Wednesday, September 4, 2013

Window on the World

Windows can be great subjects for photography. The inclusion of the frame of the window draws your viewers into the image and encourages them to place themselves in that particular scene. The camera and the window become a proxy for the viewer.

View towards the garden from a Berlin, Germany apartment.

Why Windows?

Windows are also a way of providing contrast in a photograph: between what is inside and what is outside, what is included in the view and what is excluded, etc. A warm interior can be enhanced by a hint of the winter's day outside, while a child's face at a window can contrast with those playing outside. In the image above, the plants inside and the plants outside provide an interesting contrast to each other.

Light beams through skylight windows

Windows can be important sources of light and ambiance. Here, these skylights provide the piercing beams of light that illuminate this interior room in Ajloun Castle (Qal'at ar-Rabadh) a Crusades-era fortress in Jordan.

View from the stairway of the Astronomical Tower in Prague

Windows can also provide interesting compositional shapes or frames for images. By constricting the view, they force the eye to consider the composition within the frame provided. The unusual oval shape of this window provides an interesting contrast with the straight lines and squared corners of the Tyn Church and the Old Town Square in Prague, Czech Republic.

Window used in the Second Defenestration of Prague

Windows can tell a story or belong to an important moment in history. This window entered history books in 1618 as the location of the Second Defenestration of Prague. During the uprising, the two royal governors and their scribe were thrown out the window but miraculously survived the fall. This event, however, marked the beginning of the Thirty Years War. (Yes, we have a word in English specifically to mark the throwing of people or objects out of windows! It comes from the Latin preposition de (down or down from) and fenestram (window).)

Window looking into a courtyard of Balcony House

Windows can also connect us to people in distance places or distant times. By putting ourselves in their shoes and by sharing their view, we can get a glimpse of another lifestyle or worldview. The window above overlooks a courtyard in the Ancestral Puebloan community of Balcony House at Mesa Verde National Park in southwestern Colorado. Despite the hundreds of years of time, we can image what it would be like to have lived in such a community and to have had that view.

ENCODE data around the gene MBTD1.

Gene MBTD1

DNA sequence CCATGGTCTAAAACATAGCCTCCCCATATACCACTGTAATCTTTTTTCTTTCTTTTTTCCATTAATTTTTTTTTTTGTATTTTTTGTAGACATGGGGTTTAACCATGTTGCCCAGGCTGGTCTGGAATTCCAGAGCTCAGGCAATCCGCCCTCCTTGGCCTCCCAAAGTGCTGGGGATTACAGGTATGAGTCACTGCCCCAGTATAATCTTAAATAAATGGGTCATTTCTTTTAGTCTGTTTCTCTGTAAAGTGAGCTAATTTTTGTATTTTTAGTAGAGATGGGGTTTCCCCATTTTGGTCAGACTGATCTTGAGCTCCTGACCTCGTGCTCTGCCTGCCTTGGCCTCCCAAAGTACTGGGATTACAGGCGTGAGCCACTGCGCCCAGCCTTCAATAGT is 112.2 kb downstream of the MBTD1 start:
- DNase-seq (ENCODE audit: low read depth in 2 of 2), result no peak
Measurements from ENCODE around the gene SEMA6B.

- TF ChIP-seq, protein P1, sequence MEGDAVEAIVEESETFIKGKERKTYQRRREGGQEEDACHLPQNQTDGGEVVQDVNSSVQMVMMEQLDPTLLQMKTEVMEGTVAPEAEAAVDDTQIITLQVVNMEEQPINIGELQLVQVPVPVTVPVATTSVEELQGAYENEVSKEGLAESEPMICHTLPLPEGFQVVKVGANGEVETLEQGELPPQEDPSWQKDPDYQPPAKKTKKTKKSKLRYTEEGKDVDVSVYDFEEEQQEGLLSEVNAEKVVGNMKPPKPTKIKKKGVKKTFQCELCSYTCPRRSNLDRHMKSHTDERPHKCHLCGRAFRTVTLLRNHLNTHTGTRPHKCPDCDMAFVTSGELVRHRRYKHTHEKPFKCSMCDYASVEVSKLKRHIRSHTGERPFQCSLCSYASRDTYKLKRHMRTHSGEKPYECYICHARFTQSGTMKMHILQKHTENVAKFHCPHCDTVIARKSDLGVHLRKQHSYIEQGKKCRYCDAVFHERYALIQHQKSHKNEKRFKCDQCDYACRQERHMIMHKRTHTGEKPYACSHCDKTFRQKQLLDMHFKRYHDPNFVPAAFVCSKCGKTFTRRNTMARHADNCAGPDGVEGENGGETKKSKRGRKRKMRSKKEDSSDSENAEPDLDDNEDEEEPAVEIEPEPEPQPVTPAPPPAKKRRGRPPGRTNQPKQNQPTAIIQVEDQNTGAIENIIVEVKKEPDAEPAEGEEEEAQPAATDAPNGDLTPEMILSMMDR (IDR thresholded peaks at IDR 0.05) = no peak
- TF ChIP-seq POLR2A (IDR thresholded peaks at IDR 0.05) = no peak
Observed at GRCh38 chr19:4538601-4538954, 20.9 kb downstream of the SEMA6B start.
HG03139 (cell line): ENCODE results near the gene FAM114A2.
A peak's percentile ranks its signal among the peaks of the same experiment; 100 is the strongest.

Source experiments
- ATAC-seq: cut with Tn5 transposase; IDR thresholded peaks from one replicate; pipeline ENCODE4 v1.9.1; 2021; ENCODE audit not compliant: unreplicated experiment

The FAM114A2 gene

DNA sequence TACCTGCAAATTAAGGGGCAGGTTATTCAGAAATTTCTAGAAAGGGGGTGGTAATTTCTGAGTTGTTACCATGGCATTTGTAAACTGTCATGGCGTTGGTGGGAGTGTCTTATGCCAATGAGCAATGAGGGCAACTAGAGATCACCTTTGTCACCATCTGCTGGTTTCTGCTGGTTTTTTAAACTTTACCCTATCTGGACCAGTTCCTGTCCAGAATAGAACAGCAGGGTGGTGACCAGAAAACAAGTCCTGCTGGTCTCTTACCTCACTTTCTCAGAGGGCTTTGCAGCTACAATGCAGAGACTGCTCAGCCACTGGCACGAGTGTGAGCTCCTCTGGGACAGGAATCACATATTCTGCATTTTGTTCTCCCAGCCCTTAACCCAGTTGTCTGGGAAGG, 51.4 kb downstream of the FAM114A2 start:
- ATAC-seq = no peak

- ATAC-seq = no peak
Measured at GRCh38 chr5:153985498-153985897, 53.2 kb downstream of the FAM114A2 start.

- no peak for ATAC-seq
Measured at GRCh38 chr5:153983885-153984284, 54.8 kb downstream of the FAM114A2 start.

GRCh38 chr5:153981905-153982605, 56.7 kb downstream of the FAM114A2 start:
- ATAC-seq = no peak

Sometimes you are the one being watched from the window!

Don't forget that windows can also have occupants. This kitten is watching the comings and goings of the hotel guests from her perch overlooking the walkway.

Tips for Photographing Windows

It can be difficult to properly expose for a scene that includes a window. Depending on the lighting, you may have to choose whether to expose for the scene through the window or for the scene around the window. You may want to choose the spot metering option on your camera to choose a smaller area of the image to have the camera use to calculate its recommended exposure values. (See more about Exposure by reading All About Exposure and More on Exposure: how to fix common exposure problems .) Remember to use a narrow aperture (such as f/22) if you want both the foreground (the window and frame) and the background (view through the window) to be in focus.

View towards San Francisco from Alcatraz

For the window shot above, which was taken at Alcatraz prison, I wanted to highlight the view through the window of the nearby, but still unreachable, skyline of downtown San Francisco. The details of the cell itself were not as important, and the underexposed blackness further provides a contrast between the world without and the world within.

View of the Grand Tetons from Cunningham Cabin

You can also use flash or additional lighting to try and balance out the differences in lighting between the inside and outside of the window.  For this view through the window of the Cunningham Cabin out towards the Tetons, I wanted to include the details in the wood of this historic building as well as the sunset vista. I chose the shutter speed and aperture values based on the view through the window and then used the flash to briefly illuminate the cabin during the exposure.


Windows can be an endlessly interesting photographic subject. By constraining the view, they can lend an air of mystery to an image. By inviting us to look at them, they draw us as viewers into the image and allow us to make connections to the location or the occupants. They are also useful compositional tools and can provide light and drama to a scene. Next time you are feeling stuck and need some photography inspiration, try a window!

Preserved pattern of a window shutter from the Villa of the Mysteries near Pompeii, Italy
Related Posts Plugin for WordPress, Blogger...